Late last year, the non-profit, intersectoral Institute for Industrial Management (FIR) at RWTH Aachen organized its tenth Round Table for Supply Chain Management. This time, the meeting was held at our company headquarters in Stolberg.
The title of the event, “Digitization of construction supply chains – a thorny issue”, already speaks volumes about the current state of supply chain digitization in the construction business. More detailed information was provided by speakers Sven Junge of the Institute for Concrete Reinforcement (ISB), Ludwig Florack, a building contractor from Heinsberg, and our own managing partner Heinz Herbort.
In his opening presentation, Sven Junge introduced the audience to Building Information Modeling (BIM) and its impact on the supply chain. BIM is a software-driven method of networking the planning, execution and management of structures and buildings. Junge stressed that while numerous interfaces were already available, they were not yet widely used by the industry and the parties involved in construction projects. In the rebar industry, for instance, increased use of digital interfaces would mean that product information could be exchanged via ABS (general reinforcement interface) data, and delivery notes and invoices could be dispatched with greater ease and convenience.
Ludwig Florack reported on his day-to-day work as a building contractor. He noted that, due to large order volumes, small companies in particular were currently not able to set aside the time and resources required to digitize their supply chains. Nevertheless, his company, being aware of this necessity, is looking into BIM and other digitization projects.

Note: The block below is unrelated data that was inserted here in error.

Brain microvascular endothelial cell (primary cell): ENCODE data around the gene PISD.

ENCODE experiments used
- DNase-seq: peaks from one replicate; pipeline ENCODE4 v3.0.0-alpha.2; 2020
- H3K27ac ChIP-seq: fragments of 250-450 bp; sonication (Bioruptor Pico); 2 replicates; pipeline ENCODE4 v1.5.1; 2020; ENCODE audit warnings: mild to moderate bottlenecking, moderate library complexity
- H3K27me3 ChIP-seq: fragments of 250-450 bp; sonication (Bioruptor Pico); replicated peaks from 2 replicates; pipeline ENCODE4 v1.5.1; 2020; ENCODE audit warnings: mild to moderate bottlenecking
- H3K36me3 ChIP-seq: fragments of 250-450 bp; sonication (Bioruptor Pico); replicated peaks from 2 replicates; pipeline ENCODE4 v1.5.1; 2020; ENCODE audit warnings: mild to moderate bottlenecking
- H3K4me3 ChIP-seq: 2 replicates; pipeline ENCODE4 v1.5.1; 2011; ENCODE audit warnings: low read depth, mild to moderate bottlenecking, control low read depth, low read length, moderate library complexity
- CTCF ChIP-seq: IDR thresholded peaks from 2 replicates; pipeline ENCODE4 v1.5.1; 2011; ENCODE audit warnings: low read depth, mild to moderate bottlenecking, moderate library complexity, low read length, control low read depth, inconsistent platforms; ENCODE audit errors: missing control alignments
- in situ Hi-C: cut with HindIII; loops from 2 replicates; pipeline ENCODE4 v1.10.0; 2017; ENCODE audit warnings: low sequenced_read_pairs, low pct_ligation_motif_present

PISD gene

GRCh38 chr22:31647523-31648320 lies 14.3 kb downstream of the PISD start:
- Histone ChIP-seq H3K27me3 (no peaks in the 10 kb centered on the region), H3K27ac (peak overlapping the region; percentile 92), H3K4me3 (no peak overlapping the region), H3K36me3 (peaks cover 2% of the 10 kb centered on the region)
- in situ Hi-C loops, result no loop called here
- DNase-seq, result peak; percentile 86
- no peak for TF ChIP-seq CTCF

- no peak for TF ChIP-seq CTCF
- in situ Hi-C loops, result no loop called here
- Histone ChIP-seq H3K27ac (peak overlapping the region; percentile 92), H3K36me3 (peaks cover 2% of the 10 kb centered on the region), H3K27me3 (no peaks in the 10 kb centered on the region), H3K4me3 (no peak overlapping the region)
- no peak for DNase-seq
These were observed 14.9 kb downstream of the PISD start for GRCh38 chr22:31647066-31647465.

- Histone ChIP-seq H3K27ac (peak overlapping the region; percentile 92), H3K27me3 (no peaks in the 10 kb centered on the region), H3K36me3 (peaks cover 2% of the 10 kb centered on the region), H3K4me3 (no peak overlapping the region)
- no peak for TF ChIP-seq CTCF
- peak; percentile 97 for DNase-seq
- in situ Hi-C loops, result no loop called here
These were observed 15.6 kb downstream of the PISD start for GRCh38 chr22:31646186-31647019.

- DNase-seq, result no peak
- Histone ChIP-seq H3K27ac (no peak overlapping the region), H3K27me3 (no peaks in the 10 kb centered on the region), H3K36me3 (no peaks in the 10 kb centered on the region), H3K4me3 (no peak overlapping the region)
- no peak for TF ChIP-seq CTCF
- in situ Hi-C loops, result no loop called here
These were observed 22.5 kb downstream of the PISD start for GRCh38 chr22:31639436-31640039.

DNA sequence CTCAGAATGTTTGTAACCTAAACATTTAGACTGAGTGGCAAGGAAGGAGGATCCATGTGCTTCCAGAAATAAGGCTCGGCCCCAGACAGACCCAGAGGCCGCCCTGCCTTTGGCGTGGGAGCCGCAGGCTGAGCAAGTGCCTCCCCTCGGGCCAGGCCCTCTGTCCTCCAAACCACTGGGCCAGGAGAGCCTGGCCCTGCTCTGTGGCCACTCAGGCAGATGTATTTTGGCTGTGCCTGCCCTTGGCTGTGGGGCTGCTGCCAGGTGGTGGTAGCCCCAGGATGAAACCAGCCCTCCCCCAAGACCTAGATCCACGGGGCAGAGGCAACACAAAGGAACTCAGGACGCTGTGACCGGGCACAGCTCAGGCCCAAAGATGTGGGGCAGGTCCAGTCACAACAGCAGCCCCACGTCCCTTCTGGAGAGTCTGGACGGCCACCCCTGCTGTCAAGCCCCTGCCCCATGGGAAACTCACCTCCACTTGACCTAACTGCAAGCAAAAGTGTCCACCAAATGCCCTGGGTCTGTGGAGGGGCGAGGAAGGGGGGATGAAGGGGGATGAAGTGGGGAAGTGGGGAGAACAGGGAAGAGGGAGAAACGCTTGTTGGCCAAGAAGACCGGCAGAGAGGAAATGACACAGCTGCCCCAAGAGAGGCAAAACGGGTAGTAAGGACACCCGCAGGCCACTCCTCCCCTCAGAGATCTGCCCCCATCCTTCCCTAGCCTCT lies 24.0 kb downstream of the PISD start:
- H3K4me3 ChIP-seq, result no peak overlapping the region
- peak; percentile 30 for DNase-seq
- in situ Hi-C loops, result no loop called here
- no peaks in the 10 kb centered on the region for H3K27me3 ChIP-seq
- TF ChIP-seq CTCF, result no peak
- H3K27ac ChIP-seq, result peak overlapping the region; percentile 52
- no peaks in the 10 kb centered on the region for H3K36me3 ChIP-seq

Herbort said that Kerschgens had begun digitizing its bending operations in early 2019 and was currently engaged in talks with customers, planners and structural engineers about how to digitize its collaboration with them. He admitted, however, that this was not an easy task and that in many instances, work was still being done redundantly. Such redundancies – as well as many error sources – could be eliminated, he believes, if existing solutions were used more consistently. In particular, he would like to see industry solutions for QR codes on labels and electronic delivery notes.
The main takeaway from the event was that there is a continuing need for supply chain managers and logistics experts to discuss and share information about new developments, experiences and best practices.